When we think about progress in HPC, most of us use hardware speed, as reported in listings like the Top500, as our yardstick. But, is that the whole story – or even its most important component? HPC hardware and the attendant systems software and tools suites are certainly necessary for progress. But to harness HPC for practical problem solving, we also need the right math, as expressed in our solvers and applications algorithms. Hardware is tangible and visible while math is seen through the mind’s eye – and is easily overlooked. Lately, there hasn’t been much public discussion of HPC’s math. Where has it gone? Has it matured to the point of invisibility – or is it still a vibrant and dynamic part of HPC? Let’s take a look.
“Unglamorous but Critical”
From the early days of HPC, math was clearly seen as a vital element. In December of 1982, the Report of the Panel on Large Scale Computing in Science and Engineering, also known as the Lax Report, was published. One of its recommendations called for (emphasis mine):
Increased research in computational mathematics, software, and algorithms necessary to the effective and efficient use of supercomputer systems
Twenty years later, in July of 2003, the Department of Energy (DOE)’s Office of Science published: A Science-Based Case for Large-Scale Simulation, also known as the SCaLeS Report (Volume 1, Volume 2). Among other things, it reiterated the critical role of solvers in HPC (emphasis mine):
Like the engine hidden beneath the hood of a car, the solver is an unglamorous but critical component of a scientific code, upon which the function of the whole critically depends. As an engine needs to be properly matched to avoid overheating and failure when the vehicle’s performance requirements are pushed, so a solver appropriate to the simulation at hand is required as the computational burden gets heavier with new physics or as the distance across the data structures increases with enhanced resolution.
Solvers & Speedup
When improvements in HPC hardware performance are discussed, mention is often made of Moore’s Law and the desire to keep pace with it. Perhaps less well known is the observation that algorithm speedups have historically matched hardware speedups due to Moore’s Law. For example, consider this excerpt from the SCaLeS Report:
The choice of appropriate mathematical tools can make or break a simulation code. For example, over a four-decade period of our brief simulation era, algorithms alone have brought a speed increase of a factor of more than a million to computing the electrostatic potential induced by a charge distribution, typical of a computational kernel found in a wide variety of problems in the sciences. The improvement resulting from this algorithmic speedup is comparable to that resulting from the hardware speedup due to Moore’s Law over the same length of time (see Figure 13).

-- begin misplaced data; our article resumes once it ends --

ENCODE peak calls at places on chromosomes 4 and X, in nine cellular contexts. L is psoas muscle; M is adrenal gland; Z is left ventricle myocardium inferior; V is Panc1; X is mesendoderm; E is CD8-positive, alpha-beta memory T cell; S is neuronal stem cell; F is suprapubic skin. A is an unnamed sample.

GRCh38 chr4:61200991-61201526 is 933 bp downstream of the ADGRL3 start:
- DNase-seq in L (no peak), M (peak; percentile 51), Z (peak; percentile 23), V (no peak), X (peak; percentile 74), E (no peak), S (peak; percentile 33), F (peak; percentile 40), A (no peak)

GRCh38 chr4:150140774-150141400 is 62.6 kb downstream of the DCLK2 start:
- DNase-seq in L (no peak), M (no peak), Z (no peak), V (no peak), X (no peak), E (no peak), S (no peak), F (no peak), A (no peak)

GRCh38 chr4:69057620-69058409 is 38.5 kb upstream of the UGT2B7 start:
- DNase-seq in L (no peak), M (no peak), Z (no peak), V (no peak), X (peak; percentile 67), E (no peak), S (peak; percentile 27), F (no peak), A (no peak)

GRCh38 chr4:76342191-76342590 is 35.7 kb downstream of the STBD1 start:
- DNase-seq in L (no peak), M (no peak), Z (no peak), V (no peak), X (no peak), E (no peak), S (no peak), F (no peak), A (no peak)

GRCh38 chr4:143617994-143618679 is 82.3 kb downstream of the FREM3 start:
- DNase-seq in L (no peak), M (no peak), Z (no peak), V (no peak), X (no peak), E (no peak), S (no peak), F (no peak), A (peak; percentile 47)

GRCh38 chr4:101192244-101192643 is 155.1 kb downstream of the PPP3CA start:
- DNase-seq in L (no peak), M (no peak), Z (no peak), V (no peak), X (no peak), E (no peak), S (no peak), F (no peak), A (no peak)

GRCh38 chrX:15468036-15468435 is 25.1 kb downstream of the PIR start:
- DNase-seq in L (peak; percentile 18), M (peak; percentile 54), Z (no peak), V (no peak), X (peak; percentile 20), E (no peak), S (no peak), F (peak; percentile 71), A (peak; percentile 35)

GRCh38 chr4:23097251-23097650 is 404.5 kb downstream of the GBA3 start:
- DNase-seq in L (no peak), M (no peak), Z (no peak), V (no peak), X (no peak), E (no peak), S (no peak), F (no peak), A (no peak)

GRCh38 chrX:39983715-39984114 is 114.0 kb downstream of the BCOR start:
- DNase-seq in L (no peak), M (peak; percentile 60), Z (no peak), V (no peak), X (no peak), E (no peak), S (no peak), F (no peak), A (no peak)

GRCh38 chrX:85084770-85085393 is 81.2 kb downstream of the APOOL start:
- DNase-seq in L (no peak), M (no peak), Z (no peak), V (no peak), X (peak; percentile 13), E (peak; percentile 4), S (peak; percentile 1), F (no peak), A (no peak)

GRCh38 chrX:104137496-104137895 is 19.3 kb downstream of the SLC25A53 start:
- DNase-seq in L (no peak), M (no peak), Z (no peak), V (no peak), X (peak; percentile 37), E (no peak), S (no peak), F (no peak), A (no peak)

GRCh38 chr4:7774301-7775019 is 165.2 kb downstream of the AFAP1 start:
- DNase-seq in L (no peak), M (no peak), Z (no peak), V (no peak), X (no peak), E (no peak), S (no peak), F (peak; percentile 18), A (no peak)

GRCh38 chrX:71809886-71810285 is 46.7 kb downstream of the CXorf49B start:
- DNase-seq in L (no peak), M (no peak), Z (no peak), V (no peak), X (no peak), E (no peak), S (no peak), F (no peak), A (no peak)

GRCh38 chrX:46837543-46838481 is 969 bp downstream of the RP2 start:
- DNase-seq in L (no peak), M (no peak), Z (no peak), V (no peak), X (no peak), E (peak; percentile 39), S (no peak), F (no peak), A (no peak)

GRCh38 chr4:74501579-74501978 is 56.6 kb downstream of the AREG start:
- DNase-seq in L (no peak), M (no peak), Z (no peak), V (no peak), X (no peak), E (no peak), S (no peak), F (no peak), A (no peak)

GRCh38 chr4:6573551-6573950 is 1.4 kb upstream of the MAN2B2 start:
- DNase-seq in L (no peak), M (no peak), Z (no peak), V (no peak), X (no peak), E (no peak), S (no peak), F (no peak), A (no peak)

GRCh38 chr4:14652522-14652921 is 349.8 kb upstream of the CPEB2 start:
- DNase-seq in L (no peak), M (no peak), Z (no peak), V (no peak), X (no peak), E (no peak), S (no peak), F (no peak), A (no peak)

Top: A table of the scaling of memory and processing requirements for the solution of the electrostatic potential equation on a uniform cubic grid of n × n × n cells.
Bottom: The relative gains of some solution algorithms for this problem and Moore’s Law for improvement of processing rates over the same period (illustrated for the case where n = 64).
Algorithms yield a factor comparable to that of the hardware, and the gains typically can be combined (that is, multiplied together). The algorithmic gains become more important than the hardware gains for larger problems. If adaptivity is exploited in the discretization, algorithms may do better still, though combining all of the gains becomes more subtle in this case.
Time to Solution
So, if hardware gains and algorithmic gains could be “multiplied together,” what would that imply? If we are currently targeting a 1,000 fold increase in hardware speed over the present decade and if algorithmic gains keep pace, then in ten years we’ll have improved our problem solving capability by a factor of 1,000,000. Thus we’d be able to solve today’s problems in one millionth of their current solution time or use today’s time to solution to tackle problems a million times harder. Sounds pretty impressive. Is the necessary math on track to make this happen?